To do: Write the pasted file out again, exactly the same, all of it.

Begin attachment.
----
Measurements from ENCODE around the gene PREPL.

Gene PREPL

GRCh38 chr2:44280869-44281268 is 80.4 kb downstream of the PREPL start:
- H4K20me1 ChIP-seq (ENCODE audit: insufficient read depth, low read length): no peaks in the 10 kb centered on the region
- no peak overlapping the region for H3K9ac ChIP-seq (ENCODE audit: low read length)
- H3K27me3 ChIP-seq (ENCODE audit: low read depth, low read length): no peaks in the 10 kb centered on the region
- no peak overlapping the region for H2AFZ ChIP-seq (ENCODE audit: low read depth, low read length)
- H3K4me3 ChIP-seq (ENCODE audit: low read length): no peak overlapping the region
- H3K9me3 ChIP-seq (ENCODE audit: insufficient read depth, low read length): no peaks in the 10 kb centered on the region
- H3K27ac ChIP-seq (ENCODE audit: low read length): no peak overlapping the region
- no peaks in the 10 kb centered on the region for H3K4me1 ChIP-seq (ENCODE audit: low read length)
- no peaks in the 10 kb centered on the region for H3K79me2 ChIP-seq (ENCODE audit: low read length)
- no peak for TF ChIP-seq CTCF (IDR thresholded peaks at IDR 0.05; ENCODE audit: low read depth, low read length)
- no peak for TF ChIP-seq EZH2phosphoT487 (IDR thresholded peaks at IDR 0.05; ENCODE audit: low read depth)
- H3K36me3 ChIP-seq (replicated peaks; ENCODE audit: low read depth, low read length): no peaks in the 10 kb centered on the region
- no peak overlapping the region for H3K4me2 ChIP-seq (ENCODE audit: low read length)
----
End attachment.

Measurements from ENCODE around the gene PREPL.

Gene PREPL

GRCh38 chr2:44280869-44281268 is 80.4 kb downstream of the PREPL start:
- H4K20me1 ChIP-seq (ENCODE audit: insufficient read depth, low read length): no peaks in the 10 kb centered on the region
- no peak overlapping the region for H3K9ac ChIP-seq (ENCODE audit: low read length)
- H3K27me3 ChIP-seq (ENCODE audit: low read depth, low read length): no peaks in the 10 kb centered on the region
- no peak overlapping the region for H2AFZ ChIP-seq (ENCODE audit: low read depth, low read length)
- H3K4me3 ChIP-seq (ENCODE audit: low read length): no peak overlapping the region
- H3K9me3 ChIP-seq (ENCODE audit: insufficient read depth, low read length): no peaks in the 10 kb centered on the region
- H3K27ac ChIP-seq (ENCODE audit: low read length): no peak overlapping the region
- no peaks in the 10 kb centered on the region for H3K4me1 ChIP-seq (ENCODE audit: low read length)
- no peaks in the 10 kb centered on the region for H3K79me2 ChIP-seq (ENCODE audit: low read length)
- no peak for TF ChIP-seq CTCF (IDR thresholded peaks at IDR 0.05; ENCODE audit: low read depth, low read length)
- no peak for TF ChIP-seq EZH2phosphoT487 (IDR thresholded peaks at IDR 0.05; ENCODE audit: low read depth)
- H3K36me3 ChIP-seq (replicated peaks; ENCODE audit: low read depth, low read length): no peaks in the 10 kb centered on the region
- no peak overlapping the region for H3K4me2 ChIP-seq (ENCODE audit: low read length)